The Sovereign Council placed this concession on record on 24 October 1680. In 1709 the engineer Gedeon de Catalogne spoke of it as follows: "The land there is rather level, sprinkled with plowed up stones, and marginally produces all sorts of grains, vegetables and pasturage. The fruit trees produce abundantly, and the natural woods are a mixture of all species."
The census of 1681 places the Bélanger family in the seigneury of Bellechasse, of which the fief of Bonsecours was a part. Four servants worked for the new seigneur: Jean de la Voye, Barthelemy Gobeil, Pierre Lafaye and Pierre Mataule. The move had been made but recently because François had only cleared five arpents.
On 25 October 1685, he bequeathed all of his remaining property to his son Jacques, in return for good and loyal service. This donation included his lands at Bonsecours, a house, a barn, a mill, a mare, three oxen, three cows, wagons, etc. Marie Guyon ratified this act on 25 April 1687, in a document, which indicated that she had become a widow. François had probably died the preceding winter while Marie would live for about another ten years. The registry of Cap-Saint-Ignace mentions her burial act, on 1 October 1696. She was then 78 years old.
Today the Bélangers are spread throughout North America. This proliferation began with our ancestor himself. Ten of his twelve children had offspring:
1. Charles (1640-1692) was married in 1663 to Barbe Cloutier, the daughter of Zacharie Cloutier, Jr., and Madeleine Émard. They had 4 boys and 5 girls. Charles inherited a half of the Bonsecours fief.
2. Marie-Madeleine (1643-1670) married Seigneur Bertrand Chesnay de la Garenne in 1656. They had 2 boys.
3. Marguerite (1645-1703), married Antoine Berson dit Chatillon in 1663. They had 2 girls. Marguerite remarried in 1666 to Louis Levasseur and they had 5 boys and 6 girls.
4. Jean-François (1648-1699) was married in 1671 to Marie Cloutier and settled at L'Islet. They had 3 boys and 2 girls. It was Jean-François who succeeded his father as a captain of militia.
5. Françoise-Charlotte (1650-1707?) was married in 1665 to Jean Langlois dit Boisverdun. They had 11 children, 6 of whom were boys. She remarried in 1691 to Thomas Rousseau and they had one son.
6. Mathurine (1652-1698) had three husbands: Jean Maheu in 1673, Antoine Deserre in 1674 and François Gregoire in 1688. She had a total of 10 children by her second and third husbands.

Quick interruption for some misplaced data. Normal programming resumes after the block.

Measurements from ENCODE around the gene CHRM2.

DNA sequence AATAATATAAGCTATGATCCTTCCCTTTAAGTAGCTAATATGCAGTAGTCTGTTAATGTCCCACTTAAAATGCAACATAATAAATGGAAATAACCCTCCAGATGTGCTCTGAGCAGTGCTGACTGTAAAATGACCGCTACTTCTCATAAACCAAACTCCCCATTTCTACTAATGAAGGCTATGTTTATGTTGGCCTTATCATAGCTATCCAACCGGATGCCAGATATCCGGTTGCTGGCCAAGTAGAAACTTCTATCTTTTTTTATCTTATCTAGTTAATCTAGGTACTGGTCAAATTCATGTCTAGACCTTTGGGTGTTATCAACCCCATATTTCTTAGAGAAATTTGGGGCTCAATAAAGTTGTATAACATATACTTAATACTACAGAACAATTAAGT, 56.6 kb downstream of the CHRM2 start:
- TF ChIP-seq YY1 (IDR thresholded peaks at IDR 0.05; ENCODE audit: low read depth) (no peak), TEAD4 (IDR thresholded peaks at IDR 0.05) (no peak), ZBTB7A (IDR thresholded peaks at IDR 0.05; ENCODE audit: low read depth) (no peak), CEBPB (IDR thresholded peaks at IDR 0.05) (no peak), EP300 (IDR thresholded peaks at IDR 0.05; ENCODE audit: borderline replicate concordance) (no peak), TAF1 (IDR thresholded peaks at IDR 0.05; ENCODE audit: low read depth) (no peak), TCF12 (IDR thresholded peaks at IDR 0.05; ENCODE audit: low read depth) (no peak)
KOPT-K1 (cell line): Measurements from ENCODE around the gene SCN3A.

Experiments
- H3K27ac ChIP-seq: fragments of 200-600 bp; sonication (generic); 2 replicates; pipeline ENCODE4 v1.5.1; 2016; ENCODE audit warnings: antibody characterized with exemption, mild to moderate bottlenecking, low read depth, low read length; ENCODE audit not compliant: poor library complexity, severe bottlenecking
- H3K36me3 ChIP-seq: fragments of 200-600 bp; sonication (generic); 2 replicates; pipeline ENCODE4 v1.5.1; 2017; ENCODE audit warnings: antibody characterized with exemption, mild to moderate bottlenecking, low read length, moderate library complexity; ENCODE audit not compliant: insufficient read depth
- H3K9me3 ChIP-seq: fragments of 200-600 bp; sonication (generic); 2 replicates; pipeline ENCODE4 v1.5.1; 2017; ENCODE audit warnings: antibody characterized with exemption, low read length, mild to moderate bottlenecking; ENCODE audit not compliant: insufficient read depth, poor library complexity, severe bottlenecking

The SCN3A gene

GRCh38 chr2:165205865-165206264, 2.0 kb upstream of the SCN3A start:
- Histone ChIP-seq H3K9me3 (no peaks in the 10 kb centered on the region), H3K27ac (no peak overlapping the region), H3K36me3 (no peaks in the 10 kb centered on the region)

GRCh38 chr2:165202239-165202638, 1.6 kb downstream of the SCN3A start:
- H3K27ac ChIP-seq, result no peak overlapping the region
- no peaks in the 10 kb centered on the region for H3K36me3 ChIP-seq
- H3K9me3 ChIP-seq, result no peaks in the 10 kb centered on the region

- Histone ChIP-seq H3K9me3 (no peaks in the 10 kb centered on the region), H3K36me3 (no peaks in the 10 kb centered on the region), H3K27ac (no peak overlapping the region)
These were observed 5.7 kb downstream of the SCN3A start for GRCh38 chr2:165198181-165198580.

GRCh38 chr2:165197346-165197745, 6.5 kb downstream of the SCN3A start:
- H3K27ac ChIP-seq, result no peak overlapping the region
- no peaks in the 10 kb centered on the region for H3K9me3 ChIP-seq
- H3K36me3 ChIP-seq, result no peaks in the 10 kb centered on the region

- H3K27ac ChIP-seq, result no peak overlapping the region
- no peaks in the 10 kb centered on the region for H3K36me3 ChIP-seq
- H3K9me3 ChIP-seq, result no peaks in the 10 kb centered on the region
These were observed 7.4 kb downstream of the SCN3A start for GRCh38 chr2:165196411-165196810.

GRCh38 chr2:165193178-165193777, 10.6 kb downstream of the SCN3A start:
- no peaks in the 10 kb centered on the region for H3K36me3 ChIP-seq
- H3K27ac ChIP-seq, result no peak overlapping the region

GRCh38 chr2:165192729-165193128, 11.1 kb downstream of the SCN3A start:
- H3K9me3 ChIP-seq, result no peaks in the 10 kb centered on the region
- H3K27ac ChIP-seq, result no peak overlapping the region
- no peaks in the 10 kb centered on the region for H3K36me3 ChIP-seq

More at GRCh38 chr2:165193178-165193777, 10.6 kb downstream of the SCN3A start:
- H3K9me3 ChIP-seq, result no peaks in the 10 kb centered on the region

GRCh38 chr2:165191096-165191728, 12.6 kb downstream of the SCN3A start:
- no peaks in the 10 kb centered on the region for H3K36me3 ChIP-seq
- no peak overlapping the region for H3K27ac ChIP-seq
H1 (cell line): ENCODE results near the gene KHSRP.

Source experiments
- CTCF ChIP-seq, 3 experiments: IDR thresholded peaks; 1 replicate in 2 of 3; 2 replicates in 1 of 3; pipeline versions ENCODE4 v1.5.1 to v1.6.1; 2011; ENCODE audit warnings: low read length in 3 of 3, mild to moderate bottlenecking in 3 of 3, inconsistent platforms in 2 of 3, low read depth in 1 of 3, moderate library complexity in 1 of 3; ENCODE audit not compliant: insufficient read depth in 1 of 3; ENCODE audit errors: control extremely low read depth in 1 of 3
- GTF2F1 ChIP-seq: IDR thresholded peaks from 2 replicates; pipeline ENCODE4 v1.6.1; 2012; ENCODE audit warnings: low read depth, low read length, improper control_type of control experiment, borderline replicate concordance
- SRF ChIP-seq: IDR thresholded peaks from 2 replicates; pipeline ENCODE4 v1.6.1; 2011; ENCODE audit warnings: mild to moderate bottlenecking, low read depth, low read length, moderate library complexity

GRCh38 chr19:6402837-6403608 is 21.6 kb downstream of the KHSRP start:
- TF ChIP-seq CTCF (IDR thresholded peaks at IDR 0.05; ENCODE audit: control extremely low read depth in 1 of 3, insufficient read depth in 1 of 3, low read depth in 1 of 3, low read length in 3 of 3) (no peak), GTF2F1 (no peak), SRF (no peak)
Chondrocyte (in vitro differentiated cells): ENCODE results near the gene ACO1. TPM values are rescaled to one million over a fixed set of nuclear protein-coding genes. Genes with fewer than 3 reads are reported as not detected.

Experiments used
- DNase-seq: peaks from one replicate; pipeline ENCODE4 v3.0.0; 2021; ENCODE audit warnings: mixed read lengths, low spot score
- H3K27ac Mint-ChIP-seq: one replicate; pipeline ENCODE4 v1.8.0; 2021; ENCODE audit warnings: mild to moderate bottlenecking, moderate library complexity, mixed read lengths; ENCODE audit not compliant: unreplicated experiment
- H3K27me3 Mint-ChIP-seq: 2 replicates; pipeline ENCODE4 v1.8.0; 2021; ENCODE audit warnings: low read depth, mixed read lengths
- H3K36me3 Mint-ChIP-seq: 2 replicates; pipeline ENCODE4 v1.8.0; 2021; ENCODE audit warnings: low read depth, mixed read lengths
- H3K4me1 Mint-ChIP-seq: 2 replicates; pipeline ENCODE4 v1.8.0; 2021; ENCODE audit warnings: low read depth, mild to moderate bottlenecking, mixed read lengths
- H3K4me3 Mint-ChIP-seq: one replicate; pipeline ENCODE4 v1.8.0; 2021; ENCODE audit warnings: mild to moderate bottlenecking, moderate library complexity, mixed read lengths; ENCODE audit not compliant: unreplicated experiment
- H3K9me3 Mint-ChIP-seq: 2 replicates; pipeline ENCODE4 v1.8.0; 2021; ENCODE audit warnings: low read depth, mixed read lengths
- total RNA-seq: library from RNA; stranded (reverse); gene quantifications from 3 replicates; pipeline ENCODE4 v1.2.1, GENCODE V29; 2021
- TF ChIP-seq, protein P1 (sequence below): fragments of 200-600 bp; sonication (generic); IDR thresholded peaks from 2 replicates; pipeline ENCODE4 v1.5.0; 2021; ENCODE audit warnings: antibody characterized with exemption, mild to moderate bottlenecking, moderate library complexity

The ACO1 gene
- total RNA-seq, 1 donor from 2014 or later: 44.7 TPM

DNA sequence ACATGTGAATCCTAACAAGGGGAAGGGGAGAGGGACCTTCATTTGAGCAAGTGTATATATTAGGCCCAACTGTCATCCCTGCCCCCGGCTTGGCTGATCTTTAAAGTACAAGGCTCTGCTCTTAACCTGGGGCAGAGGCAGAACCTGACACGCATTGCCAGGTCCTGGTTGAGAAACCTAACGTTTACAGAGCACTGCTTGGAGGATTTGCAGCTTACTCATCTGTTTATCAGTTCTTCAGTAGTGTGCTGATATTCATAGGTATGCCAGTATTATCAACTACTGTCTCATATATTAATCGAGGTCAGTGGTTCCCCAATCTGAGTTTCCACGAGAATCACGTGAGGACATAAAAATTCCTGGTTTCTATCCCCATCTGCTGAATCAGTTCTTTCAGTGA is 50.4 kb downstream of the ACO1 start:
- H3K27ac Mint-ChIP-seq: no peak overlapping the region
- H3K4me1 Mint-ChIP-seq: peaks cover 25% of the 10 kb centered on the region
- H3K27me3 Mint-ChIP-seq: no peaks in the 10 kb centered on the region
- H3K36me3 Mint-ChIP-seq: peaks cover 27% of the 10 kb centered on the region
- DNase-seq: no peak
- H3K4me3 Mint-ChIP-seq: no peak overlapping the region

7. Louis (1655-1724), married in 1682 to Marguerite Lefrançois, was the first Seigneur of L'Islet. They had 13 children, of whom 5 were boys.
8. Louise (1657-1726) was married in 1679 to Jean Cloutier. They had 12 children.
9. Geneviève (1659-?) was married in 1682 to Guillaume Ferté. This family settled in L'Islet and had 3 children.
10. Guillaume was born and died in 1661.
11. Jacques (1662-1699), was married in 1691 to Élisabeth Thibault, also a pioneer at L'Islet. They had 4 children, 3 of whom were boys.
12. Anne (1664-1665) lived only a little more than a year.
Bélanger was known as Bellenger in colonial days. Later variations were Baker, Ballonger, Belenger, Bonsecours,Boulanger, Catherine, Deliennes, Labonte, Lavolonte, LePrince and Marchand."
François married Marie Madeleine Guyon, daughter of Jean Guyon and Mathurine Madeleine Robin, on 12 Jul 1637 in Québec City, Québec, Québec, Canada.1 2 3 (Marie Madeleine Guyon was born on 18 Mar 1624 in St-Jean de Mortagne, ev. Sees, Perche, France,1 3 died on 29 Aug 1696 in Cap-St-Ignace, Montmagny, Québec, Canada 3 and was buried on 1 Sep 1696 in Cap-St-Ignace, Montmagny, Québec, Canada 1 3.)
1. Jetté, René, Dictionnaire Généalogique des Familles du Québec (Les Presses de l'Université de Montréal, 1983).
2. Tanguay, Cyprien, Dictionnaire Généalogique des Familles Canadiennes (Quinton-Rock Pub, reprint 1982, 2 JUL 2000), Rectifications et Additions #13.
3. PRDH (University of Montréal - Online).